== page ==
The Rabbit is the fourth sign in the Chinese zodiac and symbolises creativity, compassion and sensitivity. In the Chinese story of the Jade Rabbit, three sages transformed themselves into pitiful old men, and begged for food from a fox, a monkey and a rabbit. The fox and the monkey both had food to give to the old men, but the rabbit, who had no food to give, jumped into a blazing fire to offer his own flesh instead. The sages were so touched by the rabbit's sacrifice that they let him live in the Moon Palace, where he became known as the "Jade Rabbit".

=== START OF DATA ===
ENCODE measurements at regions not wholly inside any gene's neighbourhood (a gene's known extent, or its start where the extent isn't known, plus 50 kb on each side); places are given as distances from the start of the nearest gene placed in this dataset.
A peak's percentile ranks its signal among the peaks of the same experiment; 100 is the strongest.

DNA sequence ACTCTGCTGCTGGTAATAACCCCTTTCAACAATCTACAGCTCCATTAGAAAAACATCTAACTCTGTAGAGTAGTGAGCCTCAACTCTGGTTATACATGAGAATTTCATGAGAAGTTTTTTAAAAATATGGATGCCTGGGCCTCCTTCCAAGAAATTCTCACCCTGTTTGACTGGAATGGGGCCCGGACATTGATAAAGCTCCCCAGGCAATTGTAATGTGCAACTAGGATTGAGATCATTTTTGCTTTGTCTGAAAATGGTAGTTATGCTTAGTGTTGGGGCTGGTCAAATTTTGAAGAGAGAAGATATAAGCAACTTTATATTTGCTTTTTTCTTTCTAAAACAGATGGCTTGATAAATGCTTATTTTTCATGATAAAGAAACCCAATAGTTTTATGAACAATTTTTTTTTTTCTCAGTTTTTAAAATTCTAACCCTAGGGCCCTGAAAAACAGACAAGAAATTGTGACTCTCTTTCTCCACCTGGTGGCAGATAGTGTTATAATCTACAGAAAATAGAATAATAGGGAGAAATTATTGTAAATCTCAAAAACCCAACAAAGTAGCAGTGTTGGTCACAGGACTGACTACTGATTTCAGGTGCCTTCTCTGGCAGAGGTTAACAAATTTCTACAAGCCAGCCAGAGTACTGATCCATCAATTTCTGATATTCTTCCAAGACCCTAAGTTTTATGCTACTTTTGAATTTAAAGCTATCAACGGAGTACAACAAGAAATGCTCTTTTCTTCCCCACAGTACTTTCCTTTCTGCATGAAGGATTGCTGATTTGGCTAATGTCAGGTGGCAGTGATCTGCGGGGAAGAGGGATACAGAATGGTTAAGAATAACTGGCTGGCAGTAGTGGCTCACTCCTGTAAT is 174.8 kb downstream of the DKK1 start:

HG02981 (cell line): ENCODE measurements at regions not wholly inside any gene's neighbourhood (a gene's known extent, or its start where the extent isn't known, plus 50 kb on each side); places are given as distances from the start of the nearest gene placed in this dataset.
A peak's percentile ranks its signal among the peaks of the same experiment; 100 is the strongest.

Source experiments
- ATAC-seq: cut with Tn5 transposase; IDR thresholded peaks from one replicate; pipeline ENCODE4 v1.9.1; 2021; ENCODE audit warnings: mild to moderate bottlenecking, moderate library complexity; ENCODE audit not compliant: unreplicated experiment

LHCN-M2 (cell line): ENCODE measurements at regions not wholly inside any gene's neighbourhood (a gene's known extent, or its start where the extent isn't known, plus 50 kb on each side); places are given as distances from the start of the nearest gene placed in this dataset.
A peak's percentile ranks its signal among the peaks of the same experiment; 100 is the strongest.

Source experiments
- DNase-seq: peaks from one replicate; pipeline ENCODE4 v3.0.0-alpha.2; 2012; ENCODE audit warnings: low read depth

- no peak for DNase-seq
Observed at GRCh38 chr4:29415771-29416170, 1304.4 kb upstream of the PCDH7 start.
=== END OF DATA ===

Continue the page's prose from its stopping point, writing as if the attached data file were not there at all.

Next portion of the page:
The stamps show the development of the Chinese character for the Rabbit, shown fully in the $1.80 stamp, and the way it is derived from its pictorial representation, shown in the 60c stamp. Paper-cut motifs are used to pictorially represent the Rabbit in the 60c stamp. Paper cuts are one of the most popular forms of Chinese art and are commonly used to decorate windows, lanterns, mirrors, gates and walls during the Chinese New Year celebrations.
The miniature sheet tells the story (in Chinese and English) about the Jade Rabbit and how he came to be on the moon.